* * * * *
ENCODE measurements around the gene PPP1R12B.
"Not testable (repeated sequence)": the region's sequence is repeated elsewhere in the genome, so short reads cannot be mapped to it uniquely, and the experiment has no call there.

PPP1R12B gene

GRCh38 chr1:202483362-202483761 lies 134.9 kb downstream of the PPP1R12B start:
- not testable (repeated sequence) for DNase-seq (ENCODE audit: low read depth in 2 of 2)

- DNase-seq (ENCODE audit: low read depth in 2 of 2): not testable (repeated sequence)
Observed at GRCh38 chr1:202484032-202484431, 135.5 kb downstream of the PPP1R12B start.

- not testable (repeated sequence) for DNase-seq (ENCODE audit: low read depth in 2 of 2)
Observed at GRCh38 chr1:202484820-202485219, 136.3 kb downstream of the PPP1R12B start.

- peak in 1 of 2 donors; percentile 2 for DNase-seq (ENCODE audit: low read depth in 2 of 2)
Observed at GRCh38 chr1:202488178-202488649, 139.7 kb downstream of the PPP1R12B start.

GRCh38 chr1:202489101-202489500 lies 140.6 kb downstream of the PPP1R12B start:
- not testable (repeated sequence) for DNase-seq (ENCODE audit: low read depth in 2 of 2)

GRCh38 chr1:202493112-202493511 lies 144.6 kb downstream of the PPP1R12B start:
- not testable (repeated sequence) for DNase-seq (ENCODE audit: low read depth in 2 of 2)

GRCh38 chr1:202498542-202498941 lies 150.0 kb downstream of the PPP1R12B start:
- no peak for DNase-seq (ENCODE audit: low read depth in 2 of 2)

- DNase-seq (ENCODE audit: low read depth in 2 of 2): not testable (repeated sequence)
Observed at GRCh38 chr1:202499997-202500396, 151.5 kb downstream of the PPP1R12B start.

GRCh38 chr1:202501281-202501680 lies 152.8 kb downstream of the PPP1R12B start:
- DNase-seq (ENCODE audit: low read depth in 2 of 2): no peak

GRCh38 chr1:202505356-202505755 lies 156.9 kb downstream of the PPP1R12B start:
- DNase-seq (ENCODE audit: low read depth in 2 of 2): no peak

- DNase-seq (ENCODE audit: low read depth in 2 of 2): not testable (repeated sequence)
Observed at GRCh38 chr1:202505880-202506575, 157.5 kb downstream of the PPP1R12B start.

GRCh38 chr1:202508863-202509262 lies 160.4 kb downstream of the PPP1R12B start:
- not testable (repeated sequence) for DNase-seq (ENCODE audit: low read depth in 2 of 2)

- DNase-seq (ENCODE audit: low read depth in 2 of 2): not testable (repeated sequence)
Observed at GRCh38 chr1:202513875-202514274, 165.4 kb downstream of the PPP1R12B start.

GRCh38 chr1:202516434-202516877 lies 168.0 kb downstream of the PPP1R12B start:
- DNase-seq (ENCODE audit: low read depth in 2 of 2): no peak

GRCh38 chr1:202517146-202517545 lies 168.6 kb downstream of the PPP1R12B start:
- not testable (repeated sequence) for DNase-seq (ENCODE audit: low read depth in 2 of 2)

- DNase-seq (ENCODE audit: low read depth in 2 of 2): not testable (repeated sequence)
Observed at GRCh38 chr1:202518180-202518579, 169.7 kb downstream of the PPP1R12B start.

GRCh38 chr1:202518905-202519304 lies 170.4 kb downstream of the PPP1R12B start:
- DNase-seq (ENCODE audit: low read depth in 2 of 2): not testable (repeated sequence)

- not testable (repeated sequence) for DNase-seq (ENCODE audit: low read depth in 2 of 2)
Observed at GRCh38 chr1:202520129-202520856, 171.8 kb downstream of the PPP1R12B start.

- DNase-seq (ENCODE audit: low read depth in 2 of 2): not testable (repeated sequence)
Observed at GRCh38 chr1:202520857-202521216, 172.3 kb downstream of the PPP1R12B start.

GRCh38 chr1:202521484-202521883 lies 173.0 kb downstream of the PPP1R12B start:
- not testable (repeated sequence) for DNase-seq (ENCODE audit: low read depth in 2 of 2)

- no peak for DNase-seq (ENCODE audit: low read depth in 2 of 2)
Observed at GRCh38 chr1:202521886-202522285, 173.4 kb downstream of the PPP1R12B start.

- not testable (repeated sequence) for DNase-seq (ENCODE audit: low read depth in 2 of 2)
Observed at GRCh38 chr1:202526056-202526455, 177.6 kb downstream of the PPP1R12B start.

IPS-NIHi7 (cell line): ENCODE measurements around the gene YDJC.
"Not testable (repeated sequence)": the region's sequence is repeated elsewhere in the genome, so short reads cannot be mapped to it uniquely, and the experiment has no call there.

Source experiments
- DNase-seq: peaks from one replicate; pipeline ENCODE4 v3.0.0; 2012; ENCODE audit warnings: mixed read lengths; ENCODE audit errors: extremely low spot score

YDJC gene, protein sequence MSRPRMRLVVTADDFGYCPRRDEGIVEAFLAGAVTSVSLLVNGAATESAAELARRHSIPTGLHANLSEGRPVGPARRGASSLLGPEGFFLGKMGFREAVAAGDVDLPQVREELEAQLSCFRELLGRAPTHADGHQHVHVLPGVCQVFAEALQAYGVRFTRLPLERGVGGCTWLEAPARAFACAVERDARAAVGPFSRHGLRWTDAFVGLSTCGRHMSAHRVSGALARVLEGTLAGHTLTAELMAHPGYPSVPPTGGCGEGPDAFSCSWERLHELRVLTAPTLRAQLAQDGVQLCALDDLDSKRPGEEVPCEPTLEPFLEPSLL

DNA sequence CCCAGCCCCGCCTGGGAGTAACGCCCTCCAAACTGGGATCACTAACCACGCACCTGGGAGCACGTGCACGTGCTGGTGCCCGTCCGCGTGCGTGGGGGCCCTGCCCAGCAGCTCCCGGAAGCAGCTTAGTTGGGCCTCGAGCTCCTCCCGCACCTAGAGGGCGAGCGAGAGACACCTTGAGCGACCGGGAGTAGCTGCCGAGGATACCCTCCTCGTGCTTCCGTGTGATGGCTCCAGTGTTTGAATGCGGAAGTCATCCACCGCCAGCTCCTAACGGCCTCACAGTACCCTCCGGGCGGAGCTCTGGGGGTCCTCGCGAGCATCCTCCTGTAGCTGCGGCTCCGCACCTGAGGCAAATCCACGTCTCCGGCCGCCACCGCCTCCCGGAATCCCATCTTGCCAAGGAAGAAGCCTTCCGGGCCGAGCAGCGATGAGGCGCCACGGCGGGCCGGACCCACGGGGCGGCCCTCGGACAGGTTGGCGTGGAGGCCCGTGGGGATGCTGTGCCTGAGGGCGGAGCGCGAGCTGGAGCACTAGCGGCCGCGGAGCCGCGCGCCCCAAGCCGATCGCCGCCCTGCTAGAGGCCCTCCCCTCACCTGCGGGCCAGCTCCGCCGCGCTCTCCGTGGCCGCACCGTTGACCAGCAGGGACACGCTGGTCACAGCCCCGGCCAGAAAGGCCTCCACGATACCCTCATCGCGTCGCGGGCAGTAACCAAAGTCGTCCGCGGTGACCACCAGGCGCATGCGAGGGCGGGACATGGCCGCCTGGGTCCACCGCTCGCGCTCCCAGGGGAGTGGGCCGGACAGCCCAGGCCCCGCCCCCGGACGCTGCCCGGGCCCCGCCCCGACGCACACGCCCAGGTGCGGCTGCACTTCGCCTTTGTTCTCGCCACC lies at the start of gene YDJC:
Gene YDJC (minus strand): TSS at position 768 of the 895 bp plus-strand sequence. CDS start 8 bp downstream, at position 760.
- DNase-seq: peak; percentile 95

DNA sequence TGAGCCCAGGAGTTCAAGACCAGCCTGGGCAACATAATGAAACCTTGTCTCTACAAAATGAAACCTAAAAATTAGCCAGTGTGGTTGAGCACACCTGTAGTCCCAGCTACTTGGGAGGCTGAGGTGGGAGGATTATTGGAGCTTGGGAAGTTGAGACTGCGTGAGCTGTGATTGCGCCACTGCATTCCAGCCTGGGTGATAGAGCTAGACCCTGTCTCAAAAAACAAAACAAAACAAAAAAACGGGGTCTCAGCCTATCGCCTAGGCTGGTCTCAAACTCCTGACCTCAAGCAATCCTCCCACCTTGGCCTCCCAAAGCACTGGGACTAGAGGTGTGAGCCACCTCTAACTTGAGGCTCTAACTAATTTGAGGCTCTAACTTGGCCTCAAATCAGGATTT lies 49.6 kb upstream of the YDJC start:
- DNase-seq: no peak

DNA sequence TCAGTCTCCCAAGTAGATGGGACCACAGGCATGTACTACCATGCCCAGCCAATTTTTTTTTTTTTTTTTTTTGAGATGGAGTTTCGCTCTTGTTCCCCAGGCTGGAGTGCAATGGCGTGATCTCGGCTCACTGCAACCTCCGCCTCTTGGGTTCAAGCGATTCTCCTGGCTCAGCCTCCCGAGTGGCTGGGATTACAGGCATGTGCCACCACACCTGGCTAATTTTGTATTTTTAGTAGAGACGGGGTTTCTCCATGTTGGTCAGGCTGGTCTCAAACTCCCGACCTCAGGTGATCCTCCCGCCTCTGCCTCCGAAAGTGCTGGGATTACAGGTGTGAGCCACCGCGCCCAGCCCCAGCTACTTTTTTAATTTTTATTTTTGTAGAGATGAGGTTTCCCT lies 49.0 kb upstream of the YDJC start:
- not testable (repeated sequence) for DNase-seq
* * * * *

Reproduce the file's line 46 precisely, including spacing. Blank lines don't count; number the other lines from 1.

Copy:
- not testable (repeated sequence) for DNase-seq (ENCODE audit: low read depth in 2 of 2)